Karl Rahner (1904-1984) is considered to be the most influential Catholic theologian since Thomas Aquinas. His work opened up Catholic theology to a new and deeper understanding of faith. Rahner’s thinking influenced greatly the Second Vatical Council. Inspired by his studies under Martin Heidegger, Rahner synthesized Catholic theology with the philosophies of the modern era.

Timotheus Höttges

In a May 2015 article Deutsche Telekom CEO Timotheus Höttges was asked what his biggest management mistake had been thusfar in his career. 

Höttges responded that in his days as the head of T-Mobile Germany back at the beginning of the 2000s, he was very motivated and came up with at least one new idea every day of the week. 

He admitted to demanding too much of the managers and employees. In doing so he overwhelmed the entire company. Höttges said that he had learned over the years. Today he focuses only on what has been agreed upon. Even if he has ten other good ideas.

Short. Mid. Long.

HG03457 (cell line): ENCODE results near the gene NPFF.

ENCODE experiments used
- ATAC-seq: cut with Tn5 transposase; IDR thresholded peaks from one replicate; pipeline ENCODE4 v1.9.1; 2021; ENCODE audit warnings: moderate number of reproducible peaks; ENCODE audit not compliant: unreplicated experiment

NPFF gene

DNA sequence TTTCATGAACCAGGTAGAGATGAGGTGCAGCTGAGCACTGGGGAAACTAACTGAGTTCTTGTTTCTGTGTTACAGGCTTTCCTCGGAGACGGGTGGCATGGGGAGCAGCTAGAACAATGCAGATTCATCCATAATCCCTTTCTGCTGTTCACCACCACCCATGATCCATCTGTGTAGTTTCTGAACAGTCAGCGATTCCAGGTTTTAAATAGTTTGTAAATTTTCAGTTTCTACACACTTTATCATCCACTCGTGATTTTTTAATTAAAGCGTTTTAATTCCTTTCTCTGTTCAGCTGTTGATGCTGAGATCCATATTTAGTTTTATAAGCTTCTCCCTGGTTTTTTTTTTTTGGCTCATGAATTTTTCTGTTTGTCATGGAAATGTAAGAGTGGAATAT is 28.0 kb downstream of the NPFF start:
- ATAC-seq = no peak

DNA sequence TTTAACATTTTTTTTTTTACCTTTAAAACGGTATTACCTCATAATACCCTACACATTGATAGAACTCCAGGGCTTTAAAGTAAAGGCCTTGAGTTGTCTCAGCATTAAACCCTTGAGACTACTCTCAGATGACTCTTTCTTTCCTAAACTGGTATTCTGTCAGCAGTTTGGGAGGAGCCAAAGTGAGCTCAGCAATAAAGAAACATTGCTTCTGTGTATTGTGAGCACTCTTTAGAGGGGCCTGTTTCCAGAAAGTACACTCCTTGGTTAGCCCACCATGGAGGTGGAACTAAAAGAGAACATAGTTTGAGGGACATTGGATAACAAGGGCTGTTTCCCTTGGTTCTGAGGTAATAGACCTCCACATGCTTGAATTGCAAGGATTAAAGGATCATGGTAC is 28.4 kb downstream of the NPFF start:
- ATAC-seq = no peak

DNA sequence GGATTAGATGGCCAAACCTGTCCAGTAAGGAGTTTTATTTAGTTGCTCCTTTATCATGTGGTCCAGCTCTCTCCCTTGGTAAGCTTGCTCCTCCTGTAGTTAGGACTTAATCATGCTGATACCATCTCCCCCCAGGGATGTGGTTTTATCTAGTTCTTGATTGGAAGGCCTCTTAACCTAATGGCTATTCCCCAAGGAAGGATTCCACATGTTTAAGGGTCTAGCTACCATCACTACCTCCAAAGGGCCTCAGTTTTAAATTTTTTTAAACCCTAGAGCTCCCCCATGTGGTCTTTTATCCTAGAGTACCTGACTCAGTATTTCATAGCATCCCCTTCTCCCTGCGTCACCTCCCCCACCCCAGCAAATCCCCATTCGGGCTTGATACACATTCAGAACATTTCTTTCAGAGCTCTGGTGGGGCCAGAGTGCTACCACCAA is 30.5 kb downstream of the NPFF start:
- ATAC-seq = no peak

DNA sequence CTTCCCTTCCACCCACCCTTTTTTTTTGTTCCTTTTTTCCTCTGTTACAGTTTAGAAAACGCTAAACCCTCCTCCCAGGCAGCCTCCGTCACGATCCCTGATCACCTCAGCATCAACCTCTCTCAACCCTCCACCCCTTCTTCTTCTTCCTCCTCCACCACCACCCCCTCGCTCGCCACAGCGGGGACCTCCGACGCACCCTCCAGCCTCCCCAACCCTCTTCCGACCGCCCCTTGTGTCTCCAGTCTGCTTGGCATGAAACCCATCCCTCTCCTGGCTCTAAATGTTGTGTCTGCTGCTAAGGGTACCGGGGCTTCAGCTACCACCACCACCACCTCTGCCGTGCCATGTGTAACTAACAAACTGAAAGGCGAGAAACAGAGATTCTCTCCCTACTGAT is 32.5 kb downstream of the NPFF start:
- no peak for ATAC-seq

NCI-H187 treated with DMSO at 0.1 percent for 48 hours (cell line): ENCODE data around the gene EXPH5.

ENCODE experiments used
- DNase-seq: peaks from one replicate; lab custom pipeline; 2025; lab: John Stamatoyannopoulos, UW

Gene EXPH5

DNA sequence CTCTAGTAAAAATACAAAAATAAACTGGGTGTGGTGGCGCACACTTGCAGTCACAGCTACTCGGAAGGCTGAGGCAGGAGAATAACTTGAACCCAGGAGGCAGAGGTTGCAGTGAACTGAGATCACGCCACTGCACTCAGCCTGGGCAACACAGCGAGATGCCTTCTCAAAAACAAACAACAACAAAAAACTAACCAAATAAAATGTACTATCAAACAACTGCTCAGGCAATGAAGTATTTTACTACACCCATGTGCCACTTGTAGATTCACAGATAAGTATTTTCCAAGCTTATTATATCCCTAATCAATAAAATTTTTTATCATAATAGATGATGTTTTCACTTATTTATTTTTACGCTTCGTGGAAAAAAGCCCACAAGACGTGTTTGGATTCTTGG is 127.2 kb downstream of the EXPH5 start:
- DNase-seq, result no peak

Germans think mid- to long-term. Short-term thinking and action is almost always viewed negatively. Germans associate short-term with ungrounded, fleeting, incomplete. When they make decisions they want to know, at least anticipate, what the effect (Auswirkungen) will be in other areas, on other processes, on other colleagues. They strive to understand the mid to long term effects.

Middle High German vrist. Old High German frist: what is current, about to occur; time period in which something should happen; to postpone briefly. Kurz- , mittel- , langfristig means short- , mid- , long-term.


Fragestellung is literally a question formulation. It is the definition of the question to be addressed. Before Germans make a decision – answer a question – they place great effort into first being sure that they have a common understanding of the decision to be made, of the question to be answered.

From the German point of view it is not enough to be capable of making decisions, to answer complex questions intelligently, if you haven’t first defined accurately the decision to be made, the question to be answered.

Germans engage in a discussion upfront about: What is the nature of the decision we are about to make? What are its implications for other areas of our work? Are we addressing the right question? Are we in agreement about what decision we are making and why?

Schmal (narrow): Old High German smal: small, narrow; narrow in width, as seen in profile; little, few, not enough, bare, barren.